A new form of environmental activism is developing in Sydney.

The Guerilla Energy Efficiency Gang is on a mission to swap the environmentally inefficient incandescent light bulbs with the greener fluorescent version.

On any given night, a group of energy guerillas gather to install energy efficient measures outside the home, without permission.

The founder of the Guerilla Energy Efficiency Gang is 23-year-old university student, Maurice Wells.

Mr Wells spends his days studying photovoltaics and solar energy engineering, but his nights are spent scouring the streets of Sydney searching for inefficient bulbs to replace.

He says guerilla energy efficiency as a form of environmental activism is a growing underground movement in Sydney.

“We had a look on Google to see if anyone else had done it, and sure enough someone in the United States had done something similar,” he said.

“We’ve seen since a video clip of people going in to other people’s homes and changing bulbs. That has sparked a bit of ‘copycat crime’ in Australia.”

“But what we have seen is that more and more people we know are really keen to start doing it, and everyone seems to think it’s a great idea and an exciting and empowering thing to do.”

The guerillas have spent the last six months targeting car parks, housing complexes, motels, public toilets and restaurants.

The group believes that the enormous potential of energy efficiency to reduce greenhouse gases and save money tends to be ignored by politicians, industry, business, residents and even activists.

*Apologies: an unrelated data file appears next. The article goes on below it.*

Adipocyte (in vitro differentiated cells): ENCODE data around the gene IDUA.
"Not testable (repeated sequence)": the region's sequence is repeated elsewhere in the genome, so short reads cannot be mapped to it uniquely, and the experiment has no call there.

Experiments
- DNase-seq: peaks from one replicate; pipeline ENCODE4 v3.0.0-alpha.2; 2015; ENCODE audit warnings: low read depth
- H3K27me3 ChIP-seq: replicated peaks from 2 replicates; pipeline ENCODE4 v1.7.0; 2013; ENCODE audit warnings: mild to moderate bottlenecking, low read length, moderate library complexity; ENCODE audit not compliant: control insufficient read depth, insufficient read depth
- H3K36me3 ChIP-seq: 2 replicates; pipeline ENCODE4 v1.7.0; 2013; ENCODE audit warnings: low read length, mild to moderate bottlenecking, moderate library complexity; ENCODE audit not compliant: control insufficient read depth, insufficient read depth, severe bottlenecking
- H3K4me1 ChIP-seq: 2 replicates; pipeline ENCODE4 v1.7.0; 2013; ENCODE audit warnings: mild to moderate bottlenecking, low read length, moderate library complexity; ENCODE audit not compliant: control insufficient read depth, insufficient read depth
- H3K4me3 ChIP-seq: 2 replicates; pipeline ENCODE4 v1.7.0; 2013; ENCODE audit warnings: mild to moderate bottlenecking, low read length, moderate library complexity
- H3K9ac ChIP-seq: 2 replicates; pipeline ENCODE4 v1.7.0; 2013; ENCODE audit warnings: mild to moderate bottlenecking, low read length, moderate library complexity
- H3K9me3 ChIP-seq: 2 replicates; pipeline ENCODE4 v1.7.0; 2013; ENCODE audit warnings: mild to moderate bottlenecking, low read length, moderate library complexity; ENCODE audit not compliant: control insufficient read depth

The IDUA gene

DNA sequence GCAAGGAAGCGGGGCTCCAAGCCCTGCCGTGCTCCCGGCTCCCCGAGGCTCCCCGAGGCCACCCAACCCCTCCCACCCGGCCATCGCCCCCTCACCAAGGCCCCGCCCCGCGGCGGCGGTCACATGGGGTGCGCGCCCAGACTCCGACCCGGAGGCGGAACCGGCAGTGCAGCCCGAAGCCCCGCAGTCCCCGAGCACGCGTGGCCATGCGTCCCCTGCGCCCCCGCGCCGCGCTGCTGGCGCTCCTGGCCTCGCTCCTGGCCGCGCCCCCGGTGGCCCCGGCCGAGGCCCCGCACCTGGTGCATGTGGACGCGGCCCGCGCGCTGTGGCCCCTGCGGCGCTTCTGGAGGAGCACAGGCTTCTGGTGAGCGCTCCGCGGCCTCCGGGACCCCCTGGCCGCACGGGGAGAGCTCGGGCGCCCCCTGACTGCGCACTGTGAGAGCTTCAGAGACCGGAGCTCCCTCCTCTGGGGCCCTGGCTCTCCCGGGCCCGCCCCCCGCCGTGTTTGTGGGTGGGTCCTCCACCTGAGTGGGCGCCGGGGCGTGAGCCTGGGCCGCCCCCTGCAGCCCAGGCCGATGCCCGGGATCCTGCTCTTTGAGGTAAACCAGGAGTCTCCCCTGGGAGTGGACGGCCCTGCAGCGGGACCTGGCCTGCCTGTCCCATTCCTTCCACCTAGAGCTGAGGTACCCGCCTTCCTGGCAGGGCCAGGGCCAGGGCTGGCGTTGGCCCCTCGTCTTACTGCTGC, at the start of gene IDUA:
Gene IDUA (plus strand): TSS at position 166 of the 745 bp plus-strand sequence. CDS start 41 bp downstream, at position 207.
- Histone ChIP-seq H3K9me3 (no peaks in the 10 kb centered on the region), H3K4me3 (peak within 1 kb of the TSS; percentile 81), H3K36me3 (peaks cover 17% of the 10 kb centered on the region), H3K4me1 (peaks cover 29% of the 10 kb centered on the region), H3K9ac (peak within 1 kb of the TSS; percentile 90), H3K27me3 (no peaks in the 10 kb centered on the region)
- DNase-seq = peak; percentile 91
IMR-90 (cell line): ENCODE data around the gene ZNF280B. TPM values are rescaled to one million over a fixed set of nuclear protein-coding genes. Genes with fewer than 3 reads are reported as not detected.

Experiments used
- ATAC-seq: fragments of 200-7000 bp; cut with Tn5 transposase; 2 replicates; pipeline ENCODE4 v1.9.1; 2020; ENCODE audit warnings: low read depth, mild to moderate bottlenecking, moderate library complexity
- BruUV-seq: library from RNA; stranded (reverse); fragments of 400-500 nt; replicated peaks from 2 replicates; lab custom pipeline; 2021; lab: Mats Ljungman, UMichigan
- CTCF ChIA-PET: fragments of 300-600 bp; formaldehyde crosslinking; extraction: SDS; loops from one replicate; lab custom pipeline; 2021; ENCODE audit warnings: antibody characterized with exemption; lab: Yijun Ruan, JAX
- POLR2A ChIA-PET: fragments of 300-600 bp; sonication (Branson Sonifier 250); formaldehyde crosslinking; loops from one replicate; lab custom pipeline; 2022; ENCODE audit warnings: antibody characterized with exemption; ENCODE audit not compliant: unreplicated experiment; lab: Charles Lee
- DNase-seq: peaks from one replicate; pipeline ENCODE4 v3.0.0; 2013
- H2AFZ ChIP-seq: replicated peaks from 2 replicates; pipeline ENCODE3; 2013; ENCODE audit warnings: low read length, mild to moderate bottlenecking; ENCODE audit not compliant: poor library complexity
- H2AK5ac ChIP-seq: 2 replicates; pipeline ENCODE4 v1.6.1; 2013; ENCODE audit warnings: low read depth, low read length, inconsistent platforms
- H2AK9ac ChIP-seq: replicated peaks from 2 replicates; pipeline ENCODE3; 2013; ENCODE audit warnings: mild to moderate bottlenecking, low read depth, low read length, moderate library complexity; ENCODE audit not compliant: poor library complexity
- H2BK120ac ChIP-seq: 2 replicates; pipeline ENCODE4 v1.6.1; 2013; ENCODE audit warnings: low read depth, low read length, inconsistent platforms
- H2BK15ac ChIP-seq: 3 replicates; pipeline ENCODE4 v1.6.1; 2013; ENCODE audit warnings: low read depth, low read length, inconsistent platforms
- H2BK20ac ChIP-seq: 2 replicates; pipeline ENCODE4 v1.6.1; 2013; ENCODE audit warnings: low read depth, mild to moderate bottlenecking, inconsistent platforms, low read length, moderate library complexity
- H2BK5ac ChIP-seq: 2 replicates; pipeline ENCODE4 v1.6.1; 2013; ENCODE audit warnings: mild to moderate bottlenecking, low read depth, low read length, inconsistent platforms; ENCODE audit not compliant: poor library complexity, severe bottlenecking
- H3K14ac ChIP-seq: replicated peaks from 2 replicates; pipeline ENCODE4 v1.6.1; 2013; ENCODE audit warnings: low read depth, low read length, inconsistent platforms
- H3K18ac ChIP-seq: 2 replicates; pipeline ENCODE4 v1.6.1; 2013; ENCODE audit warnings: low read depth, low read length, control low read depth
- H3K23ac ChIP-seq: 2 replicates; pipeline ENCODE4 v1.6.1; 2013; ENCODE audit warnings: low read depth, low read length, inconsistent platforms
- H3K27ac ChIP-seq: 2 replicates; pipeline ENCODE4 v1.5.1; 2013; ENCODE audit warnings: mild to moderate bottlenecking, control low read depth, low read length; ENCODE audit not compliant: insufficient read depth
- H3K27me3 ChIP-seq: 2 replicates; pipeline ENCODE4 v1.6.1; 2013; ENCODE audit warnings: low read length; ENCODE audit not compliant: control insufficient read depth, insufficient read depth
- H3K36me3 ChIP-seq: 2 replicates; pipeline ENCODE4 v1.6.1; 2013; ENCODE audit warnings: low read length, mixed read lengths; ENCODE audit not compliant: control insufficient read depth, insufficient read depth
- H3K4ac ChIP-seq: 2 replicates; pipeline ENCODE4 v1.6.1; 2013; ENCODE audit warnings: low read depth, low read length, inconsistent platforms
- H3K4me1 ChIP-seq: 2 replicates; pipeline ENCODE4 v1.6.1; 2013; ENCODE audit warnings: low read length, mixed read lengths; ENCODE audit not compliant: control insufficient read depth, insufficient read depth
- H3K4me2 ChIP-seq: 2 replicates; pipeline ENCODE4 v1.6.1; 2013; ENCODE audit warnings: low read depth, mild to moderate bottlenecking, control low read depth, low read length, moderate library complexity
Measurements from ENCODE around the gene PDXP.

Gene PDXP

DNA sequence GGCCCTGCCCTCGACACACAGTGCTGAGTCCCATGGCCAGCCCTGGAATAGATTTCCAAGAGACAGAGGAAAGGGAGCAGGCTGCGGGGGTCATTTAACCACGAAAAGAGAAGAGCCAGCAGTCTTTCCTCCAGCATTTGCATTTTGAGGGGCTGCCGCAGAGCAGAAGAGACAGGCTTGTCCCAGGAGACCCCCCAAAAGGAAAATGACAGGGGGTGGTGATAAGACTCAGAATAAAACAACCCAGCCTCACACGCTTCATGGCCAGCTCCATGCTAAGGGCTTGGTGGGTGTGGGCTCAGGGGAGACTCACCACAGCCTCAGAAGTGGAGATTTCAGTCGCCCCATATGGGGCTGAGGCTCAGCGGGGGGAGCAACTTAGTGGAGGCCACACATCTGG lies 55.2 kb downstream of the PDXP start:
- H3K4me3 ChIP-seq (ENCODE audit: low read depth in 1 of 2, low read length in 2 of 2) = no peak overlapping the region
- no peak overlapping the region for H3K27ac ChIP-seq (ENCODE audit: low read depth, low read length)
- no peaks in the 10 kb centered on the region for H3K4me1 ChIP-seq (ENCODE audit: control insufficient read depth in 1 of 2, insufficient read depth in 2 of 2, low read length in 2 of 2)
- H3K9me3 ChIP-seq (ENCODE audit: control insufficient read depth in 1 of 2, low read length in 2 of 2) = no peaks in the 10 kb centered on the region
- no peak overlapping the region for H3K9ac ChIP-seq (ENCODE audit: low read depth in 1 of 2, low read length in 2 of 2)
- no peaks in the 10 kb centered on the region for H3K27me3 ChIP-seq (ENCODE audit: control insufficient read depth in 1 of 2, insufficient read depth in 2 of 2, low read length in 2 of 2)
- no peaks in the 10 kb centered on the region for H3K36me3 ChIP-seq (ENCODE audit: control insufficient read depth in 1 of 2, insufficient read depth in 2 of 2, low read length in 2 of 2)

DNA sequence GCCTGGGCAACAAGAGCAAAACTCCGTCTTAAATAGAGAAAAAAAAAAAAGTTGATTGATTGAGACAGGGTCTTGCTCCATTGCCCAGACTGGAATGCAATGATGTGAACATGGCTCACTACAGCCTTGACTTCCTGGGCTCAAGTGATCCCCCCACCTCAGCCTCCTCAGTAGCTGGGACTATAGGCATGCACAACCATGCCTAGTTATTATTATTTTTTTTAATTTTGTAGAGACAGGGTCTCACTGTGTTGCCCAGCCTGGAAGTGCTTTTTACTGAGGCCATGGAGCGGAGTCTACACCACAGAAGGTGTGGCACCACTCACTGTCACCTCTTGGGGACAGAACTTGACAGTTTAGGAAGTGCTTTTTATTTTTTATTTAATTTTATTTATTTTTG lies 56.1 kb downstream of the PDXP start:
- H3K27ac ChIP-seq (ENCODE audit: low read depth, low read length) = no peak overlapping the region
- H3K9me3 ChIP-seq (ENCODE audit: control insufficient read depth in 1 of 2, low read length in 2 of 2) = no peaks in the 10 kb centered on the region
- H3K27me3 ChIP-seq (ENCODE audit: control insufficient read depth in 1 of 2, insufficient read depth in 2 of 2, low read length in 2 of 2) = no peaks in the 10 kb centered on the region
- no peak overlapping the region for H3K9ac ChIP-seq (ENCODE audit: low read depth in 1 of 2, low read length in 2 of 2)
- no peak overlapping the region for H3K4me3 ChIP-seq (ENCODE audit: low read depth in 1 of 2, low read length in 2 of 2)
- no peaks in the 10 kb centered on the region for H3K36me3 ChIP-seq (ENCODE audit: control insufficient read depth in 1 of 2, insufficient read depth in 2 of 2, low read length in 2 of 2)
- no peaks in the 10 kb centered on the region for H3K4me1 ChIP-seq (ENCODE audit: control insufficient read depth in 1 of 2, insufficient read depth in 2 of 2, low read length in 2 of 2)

Energy guerilla Scarlett Wilcock is a 21-year-old law student.

She says important environmental issues including climate change and alternative energy are not being effectively presented to younger people.

“We always hear about it in the newspapers and we do a lot of forums and public communication about climate change, but sometimes it doesn’t really feel enough just to change the light bulb in your bedroom,” she said.

“So I think this is a really great way to feel a bit more empowered about changing stuff on a larger but still a grassroots scale.”

Mr Wells says people buy inefficient light bulbs because they are slightly cheaper, but they end up costing hundreds of extra dollars in energy bills.

“In a lot of cases they’re not using the old bulbs for any particular reason, so you just change them and they probably can’t even tell,” he said.

The guerilla’s recently targeted an inner Sydney car park near the eastern distributor.

By changing almost 20 incandescent light bulbs on one street, Mr Wells says almost $600 will be saved in energy bills.

But the group is realistic about what it can achieve.

“There are millions of inefficient light bulbs installed all over Sydney, and it would be impossible to change them all,” he said.

“But the sites I’d really like to target are away from big development places, where the benefits flow through to another part of the community, say public housing or libraries and commissions,” he said.

“Places where they’d really appreciate the savings.”

– Original article here

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